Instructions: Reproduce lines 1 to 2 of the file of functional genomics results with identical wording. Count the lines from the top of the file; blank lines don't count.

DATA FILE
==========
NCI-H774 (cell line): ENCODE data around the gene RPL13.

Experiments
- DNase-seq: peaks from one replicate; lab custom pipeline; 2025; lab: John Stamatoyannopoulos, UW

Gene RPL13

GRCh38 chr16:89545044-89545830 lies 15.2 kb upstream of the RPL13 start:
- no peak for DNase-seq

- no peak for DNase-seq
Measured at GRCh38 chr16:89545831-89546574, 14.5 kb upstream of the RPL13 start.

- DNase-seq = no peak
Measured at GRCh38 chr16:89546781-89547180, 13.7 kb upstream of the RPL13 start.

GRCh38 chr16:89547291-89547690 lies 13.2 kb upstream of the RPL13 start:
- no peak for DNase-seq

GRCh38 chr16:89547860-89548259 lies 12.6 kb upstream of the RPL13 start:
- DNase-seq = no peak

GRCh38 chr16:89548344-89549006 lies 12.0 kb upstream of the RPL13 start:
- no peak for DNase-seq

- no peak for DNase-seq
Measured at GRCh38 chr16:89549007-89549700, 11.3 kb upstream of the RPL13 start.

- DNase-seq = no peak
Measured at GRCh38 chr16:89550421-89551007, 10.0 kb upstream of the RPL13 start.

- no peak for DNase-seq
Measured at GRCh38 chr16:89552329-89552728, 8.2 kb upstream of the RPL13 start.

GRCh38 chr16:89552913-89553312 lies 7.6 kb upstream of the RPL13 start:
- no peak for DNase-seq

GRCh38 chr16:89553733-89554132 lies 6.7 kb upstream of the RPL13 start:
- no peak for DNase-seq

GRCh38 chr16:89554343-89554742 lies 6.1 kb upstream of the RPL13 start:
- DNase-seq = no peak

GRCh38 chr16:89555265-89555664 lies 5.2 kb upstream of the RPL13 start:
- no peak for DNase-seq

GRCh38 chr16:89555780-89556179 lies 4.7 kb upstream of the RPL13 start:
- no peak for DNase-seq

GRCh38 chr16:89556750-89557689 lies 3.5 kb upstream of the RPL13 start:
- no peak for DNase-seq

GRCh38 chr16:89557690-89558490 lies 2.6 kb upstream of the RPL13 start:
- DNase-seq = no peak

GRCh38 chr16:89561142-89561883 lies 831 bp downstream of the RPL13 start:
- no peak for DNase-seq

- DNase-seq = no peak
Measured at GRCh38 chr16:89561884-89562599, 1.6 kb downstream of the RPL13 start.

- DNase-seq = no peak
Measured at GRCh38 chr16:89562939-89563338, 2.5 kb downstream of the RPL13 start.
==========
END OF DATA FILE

NCI-H774 (cell line): ENCODE data around the gene RPL13.

Experiments